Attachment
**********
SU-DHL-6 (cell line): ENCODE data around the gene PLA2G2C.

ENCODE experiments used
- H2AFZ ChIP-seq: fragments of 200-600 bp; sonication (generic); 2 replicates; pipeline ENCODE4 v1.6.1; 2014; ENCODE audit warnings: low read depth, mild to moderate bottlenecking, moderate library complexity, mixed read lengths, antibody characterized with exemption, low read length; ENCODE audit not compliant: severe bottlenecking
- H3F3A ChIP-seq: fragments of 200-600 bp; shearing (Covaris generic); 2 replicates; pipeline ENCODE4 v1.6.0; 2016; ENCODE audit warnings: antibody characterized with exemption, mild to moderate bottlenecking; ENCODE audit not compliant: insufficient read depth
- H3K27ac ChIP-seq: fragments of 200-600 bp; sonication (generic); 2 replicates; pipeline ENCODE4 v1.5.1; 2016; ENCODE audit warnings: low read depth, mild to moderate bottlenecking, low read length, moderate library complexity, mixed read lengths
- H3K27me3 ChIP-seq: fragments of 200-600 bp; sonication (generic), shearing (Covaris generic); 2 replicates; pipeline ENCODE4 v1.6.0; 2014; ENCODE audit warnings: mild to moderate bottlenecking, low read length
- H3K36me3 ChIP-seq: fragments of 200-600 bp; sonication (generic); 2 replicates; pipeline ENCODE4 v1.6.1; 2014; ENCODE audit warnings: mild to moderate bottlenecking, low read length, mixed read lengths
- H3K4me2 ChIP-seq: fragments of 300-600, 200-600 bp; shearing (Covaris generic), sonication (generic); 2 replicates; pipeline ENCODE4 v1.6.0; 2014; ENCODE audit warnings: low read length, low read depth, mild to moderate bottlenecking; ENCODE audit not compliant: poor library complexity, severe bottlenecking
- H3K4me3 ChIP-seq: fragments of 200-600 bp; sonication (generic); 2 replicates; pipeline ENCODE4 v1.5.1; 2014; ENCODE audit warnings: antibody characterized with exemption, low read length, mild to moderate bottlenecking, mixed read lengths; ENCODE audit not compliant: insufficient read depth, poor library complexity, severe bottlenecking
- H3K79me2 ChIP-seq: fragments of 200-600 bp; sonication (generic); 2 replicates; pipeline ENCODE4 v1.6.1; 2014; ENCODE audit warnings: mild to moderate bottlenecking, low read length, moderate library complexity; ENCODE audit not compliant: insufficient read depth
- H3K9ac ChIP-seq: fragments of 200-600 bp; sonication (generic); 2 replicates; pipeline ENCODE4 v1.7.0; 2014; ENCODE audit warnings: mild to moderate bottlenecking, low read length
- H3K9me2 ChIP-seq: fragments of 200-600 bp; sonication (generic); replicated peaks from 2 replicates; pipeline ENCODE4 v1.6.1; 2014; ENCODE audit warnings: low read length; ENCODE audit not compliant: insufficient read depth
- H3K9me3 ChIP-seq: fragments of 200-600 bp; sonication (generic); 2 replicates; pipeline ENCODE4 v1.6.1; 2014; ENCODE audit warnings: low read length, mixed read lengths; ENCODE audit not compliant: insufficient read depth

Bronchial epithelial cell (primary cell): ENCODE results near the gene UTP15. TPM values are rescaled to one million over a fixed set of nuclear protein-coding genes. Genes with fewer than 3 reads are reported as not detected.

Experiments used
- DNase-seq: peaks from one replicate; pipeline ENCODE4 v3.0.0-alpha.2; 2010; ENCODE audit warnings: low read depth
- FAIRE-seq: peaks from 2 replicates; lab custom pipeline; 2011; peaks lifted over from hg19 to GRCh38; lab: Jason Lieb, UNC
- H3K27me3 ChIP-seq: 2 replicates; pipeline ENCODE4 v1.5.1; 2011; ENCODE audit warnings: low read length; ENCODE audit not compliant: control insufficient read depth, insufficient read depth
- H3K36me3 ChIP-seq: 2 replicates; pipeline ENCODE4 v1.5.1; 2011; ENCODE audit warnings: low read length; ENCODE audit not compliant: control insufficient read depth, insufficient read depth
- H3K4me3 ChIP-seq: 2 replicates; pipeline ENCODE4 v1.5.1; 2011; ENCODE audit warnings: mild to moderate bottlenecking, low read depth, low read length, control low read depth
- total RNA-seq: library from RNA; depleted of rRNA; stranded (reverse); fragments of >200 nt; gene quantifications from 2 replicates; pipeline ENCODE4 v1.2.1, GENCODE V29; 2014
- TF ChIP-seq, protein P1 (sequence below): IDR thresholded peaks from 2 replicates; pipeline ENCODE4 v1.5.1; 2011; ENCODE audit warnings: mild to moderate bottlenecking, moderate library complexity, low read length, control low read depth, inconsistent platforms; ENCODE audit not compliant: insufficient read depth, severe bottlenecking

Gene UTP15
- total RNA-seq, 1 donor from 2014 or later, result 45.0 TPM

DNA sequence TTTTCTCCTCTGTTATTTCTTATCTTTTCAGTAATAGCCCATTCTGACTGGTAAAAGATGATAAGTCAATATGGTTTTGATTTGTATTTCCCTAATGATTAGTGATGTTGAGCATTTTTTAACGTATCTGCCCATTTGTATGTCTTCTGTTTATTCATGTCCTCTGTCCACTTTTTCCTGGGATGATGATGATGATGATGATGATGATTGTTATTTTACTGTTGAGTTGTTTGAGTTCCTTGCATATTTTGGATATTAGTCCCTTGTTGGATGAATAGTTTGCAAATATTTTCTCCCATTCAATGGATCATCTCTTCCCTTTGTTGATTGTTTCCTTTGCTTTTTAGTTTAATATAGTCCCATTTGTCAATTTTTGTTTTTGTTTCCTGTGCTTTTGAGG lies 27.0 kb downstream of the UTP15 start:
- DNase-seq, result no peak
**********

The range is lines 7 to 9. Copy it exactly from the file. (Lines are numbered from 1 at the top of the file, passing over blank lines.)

- H3K36me3 ChIP-seq: fragments of 200-600 bp; sonication (generic); 2 replicates; pipeline ENCODE4 v1.6.1; 2014; ENCODE audit warnings: mild to moderate bottlenecking, low read length, mixed read lengths
- H3K4me2 ChIP-seq: fragments of 300-600, 200-600 bp; shearing (Covaris generic), sonication (generic); 2 replicates; pipeline ENCODE4 v1.6.0; 2014; ENCODE audit warnings: low read length, low read depth, mild to moderate bottlenecking; ENCODE audit not compliant: poor library complexity, severe bottlenecking
- H3K4me3 ChIP-seq: fragments of 200-600 bp; sonication (generic); 2 replicates; pipeline ENCODE4 v1.5.1; 2014; ENCODE audit warnings: antibody characterized with exemption, low read length, mild to moderate bottlenecking, mixed read lengths; ENCODE audit not compliant: insufficient read depth, poor library complexity, severe bottlenecking